The Shame of Slavery

I am reading through the Bible in 8 months this time.  Originally, I resisted, then found myself hungry for more Bible in my life.

I read in Joshua 5 today.  At this point in the narrative, the Israelites crossed over the Jordan.  The Amorite kings west of the Jordan and the Canaanite kings along the Mediterranean heard about it.  They lost heart and became paralyzed with fear (v.1).

The Lord directs Joshua to circumcise this next generation of Israelites.  The entire first generation, the one with Moses, had all passed on.  The text goes on to say that nobody had been circumcised since the Exodus.  So, potentially 40 years of births and nobody had been, um, disfigured.  I guess they couldn’t spare the down time.

Verse 9 struck me:  Then the Lord said to Joshua, “Today I have rolled away the shame of your slavery in Egypt.” So that place has been called Gilgal to this day.

Huh?  I had no idea what that meant. Other versions say, “I have rolled away the reproach of Egypt from you.”  That didn’t help, either.  Looking up the meaning of Gilgal, I found Strong’s concordance which defines it as “circle of stones”.  Hmm.  Wikipedia says Gilgal is similar to a phrase in Hebrew meaning “I have removed”, which also fits.

Going back further, “reproach” means disapproval or disappointment.  This act of circumcision of all the of-age males cleansed the population from the shame, or disappointment, of slavery.  I question whether God was disappointed or whether the Israelites themselves were disappointed in their lot as slaves.  Probably both, I reckon.  Slavery, it seems, cuts both ways.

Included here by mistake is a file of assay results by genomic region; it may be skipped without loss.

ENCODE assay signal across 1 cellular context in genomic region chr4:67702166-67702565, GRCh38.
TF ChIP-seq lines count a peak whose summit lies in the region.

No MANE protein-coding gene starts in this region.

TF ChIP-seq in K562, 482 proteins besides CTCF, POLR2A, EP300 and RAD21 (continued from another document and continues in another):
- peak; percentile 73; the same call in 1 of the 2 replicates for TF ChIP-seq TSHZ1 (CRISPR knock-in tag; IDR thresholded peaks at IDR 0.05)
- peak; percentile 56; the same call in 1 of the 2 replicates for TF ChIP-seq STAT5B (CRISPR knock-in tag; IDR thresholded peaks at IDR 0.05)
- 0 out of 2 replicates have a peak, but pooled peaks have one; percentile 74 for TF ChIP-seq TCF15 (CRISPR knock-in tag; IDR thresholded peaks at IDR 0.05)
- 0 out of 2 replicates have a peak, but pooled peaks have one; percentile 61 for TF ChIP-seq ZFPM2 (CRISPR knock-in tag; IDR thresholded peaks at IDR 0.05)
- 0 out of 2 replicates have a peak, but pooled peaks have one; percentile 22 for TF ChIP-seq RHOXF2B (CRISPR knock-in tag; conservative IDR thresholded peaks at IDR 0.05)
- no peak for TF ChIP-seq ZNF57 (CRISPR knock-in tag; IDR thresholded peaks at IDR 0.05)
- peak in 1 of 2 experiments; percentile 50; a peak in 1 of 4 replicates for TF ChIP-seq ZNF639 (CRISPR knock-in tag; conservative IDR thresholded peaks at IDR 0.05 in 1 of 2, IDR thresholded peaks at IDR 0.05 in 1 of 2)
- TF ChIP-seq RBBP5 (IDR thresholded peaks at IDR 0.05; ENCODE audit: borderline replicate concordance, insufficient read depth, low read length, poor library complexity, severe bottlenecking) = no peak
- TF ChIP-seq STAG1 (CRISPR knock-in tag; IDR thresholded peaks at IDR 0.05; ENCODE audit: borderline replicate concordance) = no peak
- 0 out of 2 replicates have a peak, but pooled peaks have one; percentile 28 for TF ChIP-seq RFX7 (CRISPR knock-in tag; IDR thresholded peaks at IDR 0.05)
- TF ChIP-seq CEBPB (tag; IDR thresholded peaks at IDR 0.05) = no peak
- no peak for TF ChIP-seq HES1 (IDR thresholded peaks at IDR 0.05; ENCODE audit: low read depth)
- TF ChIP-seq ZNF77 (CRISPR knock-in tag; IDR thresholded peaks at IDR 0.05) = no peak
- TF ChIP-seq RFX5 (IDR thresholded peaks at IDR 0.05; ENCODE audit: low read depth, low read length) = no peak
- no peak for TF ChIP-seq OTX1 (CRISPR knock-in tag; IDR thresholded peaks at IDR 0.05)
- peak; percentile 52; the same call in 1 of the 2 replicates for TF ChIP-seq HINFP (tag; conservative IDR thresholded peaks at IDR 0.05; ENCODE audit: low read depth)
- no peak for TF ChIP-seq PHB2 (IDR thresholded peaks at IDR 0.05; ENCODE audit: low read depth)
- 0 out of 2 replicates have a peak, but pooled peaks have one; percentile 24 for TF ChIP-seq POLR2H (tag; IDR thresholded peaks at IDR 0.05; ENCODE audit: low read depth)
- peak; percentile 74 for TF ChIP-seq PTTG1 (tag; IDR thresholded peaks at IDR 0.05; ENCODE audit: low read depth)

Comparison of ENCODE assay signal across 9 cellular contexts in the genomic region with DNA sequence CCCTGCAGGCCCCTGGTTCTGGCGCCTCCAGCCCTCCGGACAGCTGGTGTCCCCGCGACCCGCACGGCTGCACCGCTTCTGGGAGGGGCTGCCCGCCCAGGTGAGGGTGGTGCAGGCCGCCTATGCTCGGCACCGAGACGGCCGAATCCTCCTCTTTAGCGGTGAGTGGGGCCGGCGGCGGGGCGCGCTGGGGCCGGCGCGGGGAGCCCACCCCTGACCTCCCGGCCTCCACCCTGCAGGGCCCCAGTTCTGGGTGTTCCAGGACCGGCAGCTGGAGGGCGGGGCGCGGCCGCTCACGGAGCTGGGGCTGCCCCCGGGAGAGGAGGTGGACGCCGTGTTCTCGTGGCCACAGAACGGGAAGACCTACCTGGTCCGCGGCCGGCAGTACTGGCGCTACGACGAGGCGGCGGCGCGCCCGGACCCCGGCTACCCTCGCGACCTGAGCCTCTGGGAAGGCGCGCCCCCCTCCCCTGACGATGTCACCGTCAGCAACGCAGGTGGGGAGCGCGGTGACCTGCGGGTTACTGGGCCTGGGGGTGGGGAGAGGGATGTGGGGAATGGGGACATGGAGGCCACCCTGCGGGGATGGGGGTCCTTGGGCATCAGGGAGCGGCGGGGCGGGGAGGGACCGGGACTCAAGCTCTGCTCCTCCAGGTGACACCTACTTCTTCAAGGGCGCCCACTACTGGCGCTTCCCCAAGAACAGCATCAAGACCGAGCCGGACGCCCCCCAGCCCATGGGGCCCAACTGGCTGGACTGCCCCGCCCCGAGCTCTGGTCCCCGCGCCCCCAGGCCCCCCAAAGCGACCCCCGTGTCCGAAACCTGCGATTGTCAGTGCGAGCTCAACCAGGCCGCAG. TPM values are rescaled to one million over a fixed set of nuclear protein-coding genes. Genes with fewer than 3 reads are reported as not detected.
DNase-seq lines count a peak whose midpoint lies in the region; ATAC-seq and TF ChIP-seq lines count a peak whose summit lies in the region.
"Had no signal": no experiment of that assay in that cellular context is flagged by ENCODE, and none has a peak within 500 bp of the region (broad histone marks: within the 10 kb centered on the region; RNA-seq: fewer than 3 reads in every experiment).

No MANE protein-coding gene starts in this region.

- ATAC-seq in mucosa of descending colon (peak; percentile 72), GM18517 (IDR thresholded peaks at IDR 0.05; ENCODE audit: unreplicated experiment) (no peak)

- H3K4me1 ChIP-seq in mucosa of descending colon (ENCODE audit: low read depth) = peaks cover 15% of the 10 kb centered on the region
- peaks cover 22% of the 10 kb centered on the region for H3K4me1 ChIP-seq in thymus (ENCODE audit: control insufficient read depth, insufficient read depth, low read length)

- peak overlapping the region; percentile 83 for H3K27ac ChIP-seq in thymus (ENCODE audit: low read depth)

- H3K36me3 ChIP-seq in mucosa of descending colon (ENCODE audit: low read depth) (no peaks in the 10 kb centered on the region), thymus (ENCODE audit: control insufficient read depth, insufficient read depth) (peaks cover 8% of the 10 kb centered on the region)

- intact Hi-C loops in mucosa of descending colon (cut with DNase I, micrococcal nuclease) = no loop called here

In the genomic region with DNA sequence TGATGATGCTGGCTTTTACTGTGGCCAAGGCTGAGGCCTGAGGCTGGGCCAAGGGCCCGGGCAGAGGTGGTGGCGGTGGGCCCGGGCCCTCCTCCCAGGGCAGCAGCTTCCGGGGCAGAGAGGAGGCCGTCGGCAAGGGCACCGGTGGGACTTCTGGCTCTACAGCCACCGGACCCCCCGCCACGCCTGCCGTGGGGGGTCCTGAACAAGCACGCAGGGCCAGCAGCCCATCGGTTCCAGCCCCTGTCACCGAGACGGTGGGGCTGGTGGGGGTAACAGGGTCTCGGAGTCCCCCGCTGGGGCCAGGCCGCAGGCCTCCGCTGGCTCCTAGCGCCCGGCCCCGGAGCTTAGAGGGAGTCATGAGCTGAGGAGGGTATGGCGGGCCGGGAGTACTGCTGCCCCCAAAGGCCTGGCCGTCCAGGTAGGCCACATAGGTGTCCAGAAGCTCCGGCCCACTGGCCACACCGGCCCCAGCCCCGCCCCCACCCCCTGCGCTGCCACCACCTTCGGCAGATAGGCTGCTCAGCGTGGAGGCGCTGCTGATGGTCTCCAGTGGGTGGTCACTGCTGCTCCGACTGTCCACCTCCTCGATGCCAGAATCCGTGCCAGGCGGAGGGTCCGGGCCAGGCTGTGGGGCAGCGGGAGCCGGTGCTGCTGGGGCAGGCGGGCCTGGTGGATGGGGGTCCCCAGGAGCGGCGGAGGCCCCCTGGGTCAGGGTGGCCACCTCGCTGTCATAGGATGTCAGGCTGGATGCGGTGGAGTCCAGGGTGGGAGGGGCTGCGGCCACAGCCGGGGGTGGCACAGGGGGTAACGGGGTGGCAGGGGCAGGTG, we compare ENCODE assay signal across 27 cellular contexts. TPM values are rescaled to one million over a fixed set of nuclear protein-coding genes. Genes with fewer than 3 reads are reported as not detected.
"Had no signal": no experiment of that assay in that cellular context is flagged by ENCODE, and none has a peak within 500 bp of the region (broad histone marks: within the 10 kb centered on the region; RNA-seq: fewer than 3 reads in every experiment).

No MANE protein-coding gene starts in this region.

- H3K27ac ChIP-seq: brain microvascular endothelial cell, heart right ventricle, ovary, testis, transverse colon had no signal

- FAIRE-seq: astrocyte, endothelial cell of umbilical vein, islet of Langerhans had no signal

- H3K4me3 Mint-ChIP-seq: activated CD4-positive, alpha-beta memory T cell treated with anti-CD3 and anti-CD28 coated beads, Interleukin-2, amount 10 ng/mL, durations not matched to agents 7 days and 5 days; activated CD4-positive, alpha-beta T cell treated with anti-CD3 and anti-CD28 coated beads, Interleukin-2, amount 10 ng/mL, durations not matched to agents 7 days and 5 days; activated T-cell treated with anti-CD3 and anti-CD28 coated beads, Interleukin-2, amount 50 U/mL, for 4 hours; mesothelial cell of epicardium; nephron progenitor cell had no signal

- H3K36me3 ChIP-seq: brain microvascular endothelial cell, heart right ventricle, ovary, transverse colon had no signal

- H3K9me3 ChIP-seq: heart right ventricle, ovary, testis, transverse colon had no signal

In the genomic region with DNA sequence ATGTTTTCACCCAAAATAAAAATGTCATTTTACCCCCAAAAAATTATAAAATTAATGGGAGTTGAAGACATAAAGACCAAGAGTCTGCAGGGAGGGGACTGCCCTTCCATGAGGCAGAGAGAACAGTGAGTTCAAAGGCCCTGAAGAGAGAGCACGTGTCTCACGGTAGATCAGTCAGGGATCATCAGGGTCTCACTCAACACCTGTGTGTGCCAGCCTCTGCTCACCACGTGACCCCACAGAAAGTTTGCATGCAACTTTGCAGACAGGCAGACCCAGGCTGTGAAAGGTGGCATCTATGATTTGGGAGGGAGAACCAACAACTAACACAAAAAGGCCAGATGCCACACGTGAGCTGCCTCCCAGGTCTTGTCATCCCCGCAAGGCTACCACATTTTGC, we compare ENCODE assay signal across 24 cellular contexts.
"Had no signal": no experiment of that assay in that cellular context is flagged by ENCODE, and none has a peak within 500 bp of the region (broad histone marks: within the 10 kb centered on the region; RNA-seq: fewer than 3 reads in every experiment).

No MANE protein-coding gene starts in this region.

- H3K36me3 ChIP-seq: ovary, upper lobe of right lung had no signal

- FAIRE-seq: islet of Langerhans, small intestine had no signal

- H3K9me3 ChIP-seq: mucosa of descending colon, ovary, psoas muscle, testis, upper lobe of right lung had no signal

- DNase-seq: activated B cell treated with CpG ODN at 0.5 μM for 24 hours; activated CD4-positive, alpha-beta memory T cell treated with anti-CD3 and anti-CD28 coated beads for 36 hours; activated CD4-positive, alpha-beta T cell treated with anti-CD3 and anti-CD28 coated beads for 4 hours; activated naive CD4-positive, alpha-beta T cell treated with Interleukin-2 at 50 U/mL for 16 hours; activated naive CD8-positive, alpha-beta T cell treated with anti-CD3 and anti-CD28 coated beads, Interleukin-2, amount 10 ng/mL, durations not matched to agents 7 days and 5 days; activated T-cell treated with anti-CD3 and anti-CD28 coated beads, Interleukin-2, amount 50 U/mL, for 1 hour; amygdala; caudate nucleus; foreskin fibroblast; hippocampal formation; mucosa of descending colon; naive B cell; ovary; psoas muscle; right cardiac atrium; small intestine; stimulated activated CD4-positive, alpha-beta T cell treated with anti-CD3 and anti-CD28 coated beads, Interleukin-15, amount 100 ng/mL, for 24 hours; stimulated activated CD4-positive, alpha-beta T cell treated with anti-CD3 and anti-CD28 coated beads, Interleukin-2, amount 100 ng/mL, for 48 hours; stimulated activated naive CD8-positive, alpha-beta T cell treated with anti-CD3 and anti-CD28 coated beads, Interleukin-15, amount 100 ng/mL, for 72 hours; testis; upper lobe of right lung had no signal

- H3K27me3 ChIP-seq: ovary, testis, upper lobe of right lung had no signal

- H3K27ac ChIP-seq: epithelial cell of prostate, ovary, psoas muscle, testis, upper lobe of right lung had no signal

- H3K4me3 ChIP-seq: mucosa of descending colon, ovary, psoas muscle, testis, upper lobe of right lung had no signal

How did God’s people even become slaves?  The Israelites, occupying Egypt after the rescue by Joseph during the great famine, multiplied and grew under the pharaohs.  Their great numbers threatened the Egyptians (Exodus 1:8).  The Egyptians forced them into slavery.  Which begs the question:  Why didn’t God do something to prevent it?

Joseph’s last words were, “…God will surely come to help you and lead you out of this land of Egypt.  He will bring you back to the land he solemnly promises to give to Abraham, to Isaac, and to Jacob” (Genesis 50:24).  Sometimes, God’s timing can lag, at least to our finite human minds.  In this case, it was 400 or 430 years, depending on where you start counting (Gen. 15:13).

Even though God knew His chosen people would live in bondage for a time, He didn’t leave them without hope.  Their slavery was always a temporary condition. I surely don’t have all the answers, but that’s the message I  take away.

As believers,  Jesus took our reproach when He died on the cross.  He became our permanent sacrifice.  We no longer live as slaves to sin. We don’t have to wait 430 years for another Moses to rise up.  He already came.  We can cast off the shame of our former slavery and live as free men and women.

Well then, should we keep on sinning so that God can show us more and more of his wonderful grace? Of course not! Since we have died to sin, how can we continue to live in it? Or have you forgotten that when we were joined with Christ Jesus in baptism, we joined him in his death? For we died and were buried with Christ by baptism. And just as Christ was raised from the dead by the glorious power of the Father, now we also may live new lives.  Romans 6:1-4


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